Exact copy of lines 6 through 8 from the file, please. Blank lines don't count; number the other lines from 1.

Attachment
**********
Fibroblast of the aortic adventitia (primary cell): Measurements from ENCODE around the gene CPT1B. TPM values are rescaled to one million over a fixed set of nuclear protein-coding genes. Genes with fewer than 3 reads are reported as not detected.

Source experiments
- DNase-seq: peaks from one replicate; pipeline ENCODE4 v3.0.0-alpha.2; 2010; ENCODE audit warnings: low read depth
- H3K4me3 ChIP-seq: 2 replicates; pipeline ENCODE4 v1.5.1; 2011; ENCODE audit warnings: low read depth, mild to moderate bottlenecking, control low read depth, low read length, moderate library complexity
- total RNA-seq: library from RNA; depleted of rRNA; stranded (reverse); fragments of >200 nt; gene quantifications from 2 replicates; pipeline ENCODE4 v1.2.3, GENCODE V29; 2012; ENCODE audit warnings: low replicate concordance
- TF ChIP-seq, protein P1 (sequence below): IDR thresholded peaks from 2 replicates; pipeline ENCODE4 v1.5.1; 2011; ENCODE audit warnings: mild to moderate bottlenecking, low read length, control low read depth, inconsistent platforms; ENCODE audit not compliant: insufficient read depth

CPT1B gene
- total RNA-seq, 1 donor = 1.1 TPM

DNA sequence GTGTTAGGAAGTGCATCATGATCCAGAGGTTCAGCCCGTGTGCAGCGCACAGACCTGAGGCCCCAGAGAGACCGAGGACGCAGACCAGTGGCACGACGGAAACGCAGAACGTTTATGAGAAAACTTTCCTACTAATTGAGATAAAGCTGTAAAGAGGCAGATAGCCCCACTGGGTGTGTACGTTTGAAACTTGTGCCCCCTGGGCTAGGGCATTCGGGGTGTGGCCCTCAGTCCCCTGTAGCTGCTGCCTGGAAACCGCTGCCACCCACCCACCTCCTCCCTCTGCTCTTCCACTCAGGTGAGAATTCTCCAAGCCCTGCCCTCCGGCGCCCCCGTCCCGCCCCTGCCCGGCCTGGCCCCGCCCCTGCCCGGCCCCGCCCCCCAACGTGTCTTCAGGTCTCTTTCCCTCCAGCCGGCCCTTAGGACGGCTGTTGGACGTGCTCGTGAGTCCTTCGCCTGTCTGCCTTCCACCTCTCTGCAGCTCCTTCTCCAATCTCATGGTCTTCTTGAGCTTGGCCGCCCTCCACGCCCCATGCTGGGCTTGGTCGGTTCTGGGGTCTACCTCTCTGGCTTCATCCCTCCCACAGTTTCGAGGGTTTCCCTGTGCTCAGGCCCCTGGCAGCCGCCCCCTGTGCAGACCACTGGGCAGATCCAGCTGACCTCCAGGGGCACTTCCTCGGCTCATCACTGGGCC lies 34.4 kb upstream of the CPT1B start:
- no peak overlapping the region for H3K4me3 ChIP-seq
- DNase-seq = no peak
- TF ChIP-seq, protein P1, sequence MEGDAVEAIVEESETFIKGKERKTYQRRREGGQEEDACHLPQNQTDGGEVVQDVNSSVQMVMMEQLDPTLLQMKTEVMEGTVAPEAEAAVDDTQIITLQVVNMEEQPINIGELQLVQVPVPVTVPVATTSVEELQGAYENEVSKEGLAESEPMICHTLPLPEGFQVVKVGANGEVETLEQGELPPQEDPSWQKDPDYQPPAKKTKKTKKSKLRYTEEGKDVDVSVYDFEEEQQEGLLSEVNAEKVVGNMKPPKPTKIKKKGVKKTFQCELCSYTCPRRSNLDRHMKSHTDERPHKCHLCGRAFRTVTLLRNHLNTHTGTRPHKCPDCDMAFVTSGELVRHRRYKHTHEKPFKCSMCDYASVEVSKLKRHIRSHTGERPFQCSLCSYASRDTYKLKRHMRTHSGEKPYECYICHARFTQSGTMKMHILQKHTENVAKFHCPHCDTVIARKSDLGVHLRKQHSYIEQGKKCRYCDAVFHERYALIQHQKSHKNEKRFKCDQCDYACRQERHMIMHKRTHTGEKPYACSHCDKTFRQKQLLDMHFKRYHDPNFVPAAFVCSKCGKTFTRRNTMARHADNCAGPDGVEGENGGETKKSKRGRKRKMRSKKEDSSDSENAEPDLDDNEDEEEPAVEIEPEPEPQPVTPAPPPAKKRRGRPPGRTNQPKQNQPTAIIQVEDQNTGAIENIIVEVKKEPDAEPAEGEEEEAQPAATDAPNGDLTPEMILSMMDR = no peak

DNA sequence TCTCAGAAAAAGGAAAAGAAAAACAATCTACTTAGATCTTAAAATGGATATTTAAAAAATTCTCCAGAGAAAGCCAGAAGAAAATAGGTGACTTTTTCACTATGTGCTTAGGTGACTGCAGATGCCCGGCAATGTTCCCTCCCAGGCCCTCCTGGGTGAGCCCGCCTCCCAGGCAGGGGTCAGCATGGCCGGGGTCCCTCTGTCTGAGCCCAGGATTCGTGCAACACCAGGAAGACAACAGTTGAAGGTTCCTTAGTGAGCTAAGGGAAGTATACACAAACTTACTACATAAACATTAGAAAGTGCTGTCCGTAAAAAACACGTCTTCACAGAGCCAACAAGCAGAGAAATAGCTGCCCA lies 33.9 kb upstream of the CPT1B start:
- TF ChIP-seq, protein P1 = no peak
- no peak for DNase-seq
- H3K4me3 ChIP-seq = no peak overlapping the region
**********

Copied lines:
- TF ChIP-seq, protein P1 (sequence below): IDR thresholded peaks from 2 replicates; pipeline ENCODE4 v1.5.1; 2011; ENCODE audit warnings: mild to moderate bottlenecking, low read length, control low read depth, inconsistent platforms; ENCODE audit not compliant: insufficient read depth

CPT1B gene
- total RNA-seq, 1 donor = 1.1 TPM